In most developed countries the small business community is shrinking. What can governments and communities do to grow what should be the most vibrant sectors of their economies?
What happens when a whole industry shuts down overnight? Australia is about to find when its motor industry effectively comes to an end this week.
The fallout for the workers is expected to be dramatic with researchers reporting the soon to be laid off staff being totally unprepared for their predicament.
So worrying is the predicament of those auto workers that Sydney tech incubator Pollenizer is offering small business workshops for laid off workers.
Those workshops will be needed. One of the striking things about the research is just how few of the workers are interested in launching their own ventures despite their poor employment prospects in other industries.
While the auto workers are a group with relatively low levels of education and work experience, their reluctance to starting a business is shared by most Australians with the nation’s Productivity Commission 2015 enquiry on business innovation reporting the number of new enterprises is steadily falling.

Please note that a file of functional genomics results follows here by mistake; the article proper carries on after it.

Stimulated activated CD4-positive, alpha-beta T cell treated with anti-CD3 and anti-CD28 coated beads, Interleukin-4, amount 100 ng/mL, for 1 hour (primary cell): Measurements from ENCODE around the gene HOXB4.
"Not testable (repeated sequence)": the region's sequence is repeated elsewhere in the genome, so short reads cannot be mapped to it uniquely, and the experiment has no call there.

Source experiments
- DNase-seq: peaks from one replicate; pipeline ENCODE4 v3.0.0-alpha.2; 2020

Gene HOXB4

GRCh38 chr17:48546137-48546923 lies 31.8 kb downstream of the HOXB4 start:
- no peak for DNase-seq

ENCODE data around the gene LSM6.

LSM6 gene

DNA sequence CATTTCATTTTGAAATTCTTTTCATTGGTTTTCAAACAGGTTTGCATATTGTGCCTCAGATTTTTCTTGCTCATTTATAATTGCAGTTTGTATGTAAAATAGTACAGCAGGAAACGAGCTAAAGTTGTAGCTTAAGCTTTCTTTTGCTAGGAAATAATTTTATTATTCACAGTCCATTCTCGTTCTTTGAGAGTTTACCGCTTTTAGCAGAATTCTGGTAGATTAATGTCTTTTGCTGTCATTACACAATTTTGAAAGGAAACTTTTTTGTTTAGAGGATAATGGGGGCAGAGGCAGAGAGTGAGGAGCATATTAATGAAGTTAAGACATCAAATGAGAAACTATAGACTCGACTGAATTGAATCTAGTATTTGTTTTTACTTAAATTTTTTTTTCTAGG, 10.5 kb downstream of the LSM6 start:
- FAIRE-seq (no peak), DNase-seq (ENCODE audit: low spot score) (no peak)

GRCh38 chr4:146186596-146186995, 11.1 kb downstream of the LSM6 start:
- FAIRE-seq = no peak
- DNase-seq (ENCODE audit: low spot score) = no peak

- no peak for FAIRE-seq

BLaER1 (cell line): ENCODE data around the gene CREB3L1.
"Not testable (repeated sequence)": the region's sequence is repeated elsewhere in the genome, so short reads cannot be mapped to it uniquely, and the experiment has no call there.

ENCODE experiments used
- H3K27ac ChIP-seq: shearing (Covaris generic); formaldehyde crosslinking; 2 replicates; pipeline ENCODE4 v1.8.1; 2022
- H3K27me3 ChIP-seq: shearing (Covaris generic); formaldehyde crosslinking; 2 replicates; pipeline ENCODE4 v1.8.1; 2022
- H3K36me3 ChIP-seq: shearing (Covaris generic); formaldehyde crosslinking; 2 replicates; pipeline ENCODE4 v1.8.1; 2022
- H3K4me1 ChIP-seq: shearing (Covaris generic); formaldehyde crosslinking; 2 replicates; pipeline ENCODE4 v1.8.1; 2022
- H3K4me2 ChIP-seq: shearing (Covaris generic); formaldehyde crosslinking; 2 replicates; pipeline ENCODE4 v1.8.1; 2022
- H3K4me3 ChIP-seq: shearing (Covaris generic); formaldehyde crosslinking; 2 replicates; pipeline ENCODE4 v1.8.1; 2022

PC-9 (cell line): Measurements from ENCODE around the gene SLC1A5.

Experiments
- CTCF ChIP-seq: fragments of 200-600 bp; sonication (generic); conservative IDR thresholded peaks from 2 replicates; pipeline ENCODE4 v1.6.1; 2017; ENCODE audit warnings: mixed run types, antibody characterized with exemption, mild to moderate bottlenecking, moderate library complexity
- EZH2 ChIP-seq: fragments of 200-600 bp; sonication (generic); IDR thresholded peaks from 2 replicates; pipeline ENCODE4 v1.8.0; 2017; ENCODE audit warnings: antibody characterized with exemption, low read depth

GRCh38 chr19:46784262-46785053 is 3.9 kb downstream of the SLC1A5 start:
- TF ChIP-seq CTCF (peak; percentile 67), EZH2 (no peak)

Despite Australia’s population increasing twenty percent since 2004, the number of new business is falling. The country is becoming a nation of risk averse employees, something not unsurprising given the nation’s crippling high property prices which puts entrepreneurs at a disadvantage.
Australia’s reluctance to set up new ventures isn’t unique, it’s a worldwide trend with most countries not having recovered since the great financial crisis.
The tragic thing with this small business drought is that it’s never been cheaper or easier to set up a venture as Tech UK and payment service Stripe show in their list the software tools being used by ventures.
Accessibility of tools or even government taxes and regulation isn’t the barrier in Australia. As the World Bank reports, the country is the eleventh easiest place in the world to start a new venture.
In United States experience shows there’s a range of other factors at work dissuading prospective small business founders – interestingly the United States comes in at a mediocre 47th as a place to start a venture in the World Bank rankings.
A healthy and vibrant small business sector is important to drive growth and diversity in the broader economy. The challenge for governments and communities around the world is to find a way that will spark the small business communities, in a world awash with cheap capital that shouldn’t be impossible but we may have to think differently to the ways we are today.